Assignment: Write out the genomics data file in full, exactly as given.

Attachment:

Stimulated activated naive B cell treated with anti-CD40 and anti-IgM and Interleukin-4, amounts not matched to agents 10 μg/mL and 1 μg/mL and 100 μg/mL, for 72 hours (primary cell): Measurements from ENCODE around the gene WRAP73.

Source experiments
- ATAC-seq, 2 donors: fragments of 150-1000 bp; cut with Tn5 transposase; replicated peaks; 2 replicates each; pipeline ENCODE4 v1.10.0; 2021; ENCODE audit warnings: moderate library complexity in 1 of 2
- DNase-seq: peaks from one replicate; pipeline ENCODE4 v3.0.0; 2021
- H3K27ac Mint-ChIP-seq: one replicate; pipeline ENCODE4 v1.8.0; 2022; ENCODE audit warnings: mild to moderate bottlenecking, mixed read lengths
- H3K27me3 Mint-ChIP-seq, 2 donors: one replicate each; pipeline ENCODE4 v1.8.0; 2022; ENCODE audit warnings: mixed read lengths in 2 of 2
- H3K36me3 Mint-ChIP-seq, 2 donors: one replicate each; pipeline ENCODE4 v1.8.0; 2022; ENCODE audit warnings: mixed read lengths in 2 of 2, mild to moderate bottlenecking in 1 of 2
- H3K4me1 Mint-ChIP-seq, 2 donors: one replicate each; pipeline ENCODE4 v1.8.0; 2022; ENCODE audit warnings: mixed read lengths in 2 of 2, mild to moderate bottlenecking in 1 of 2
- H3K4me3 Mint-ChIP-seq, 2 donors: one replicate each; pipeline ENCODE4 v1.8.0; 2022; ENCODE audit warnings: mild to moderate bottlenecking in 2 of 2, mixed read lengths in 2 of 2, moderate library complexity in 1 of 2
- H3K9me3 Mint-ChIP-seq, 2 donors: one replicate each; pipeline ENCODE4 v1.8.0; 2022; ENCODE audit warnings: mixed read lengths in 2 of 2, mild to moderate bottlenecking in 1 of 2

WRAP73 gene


Stimulated activated naive B cell treated with anti-CD40 and anti-IgM and Interleukin-4, amounts not matched to agents 10 μg/mL and 1 μg/mL and 100 μg/mL, for 72 hours (primary cell): Measurements from ENCODE around the gene WRAP73.

Source experiments
- ATAC-seq, 2 donors: fragments of 150-1000 bp; cut with Tn5 transposase; replicated peaks; 2 replicates each; pipeline ENCODE4 v1.10.0; 2021; ENCODE audit warnings: moderate library complexity in 1 of 2
- DNase-seq: peaks from one replicate; pipeline ENCODE4 v3.0.0; 2021
- H3K27ac Mint-ChIP-seq: one replicate; pipeline ENCODE4 v1.8.0; 2022; ENCODE audit warnings: mild to moderate bottlenecking, mixed read lengths
- H3K27me3 Mint-ChIP-seq, 2 donors: one replicate each; pipeline ENCODE4 v1.8.0; 2022; ENCODE audit warnings: mixed read lengths in 2 of 2
- H3K36me3 Mint-ChIP-seq, 2 donors: one replicate each; pipeline ENCODE4 v1.8.0; 2022; ENCODE audit warnings: mixed read lengths in 2 of 2, mild to moderate bottlenecking in 1 of 2
- H3K4me1 Mint-ChIP-seq, 2 donors: one replicate each; pipeline ENCODE4 v1.8.0; 2022; ENCODE audit warnings: mixed read lengths in 2 of 2, mild to moderate bottlenecking in 1 of 2
- H3K4me3 Mint-ChIP-seq, 2 donors: one replicate each; pipeline ENCODE4 v1.8.0; 2022; ENCODE audit warnings: mild to moderate bottlenecking in 2 of 2, mixed read lengths in 2 of 2, moderate library complexity in 1 of 2
- H3K9me3 Mint-ChIP-seq, 2 donors: one replicate each; pipeline ENCODE4 v1.8.0; 2022; ENCODE audit warnings: mixed read lengths in 2 of 2, mild to moderate bottlenecking in 1 of 2

WRAP73 gene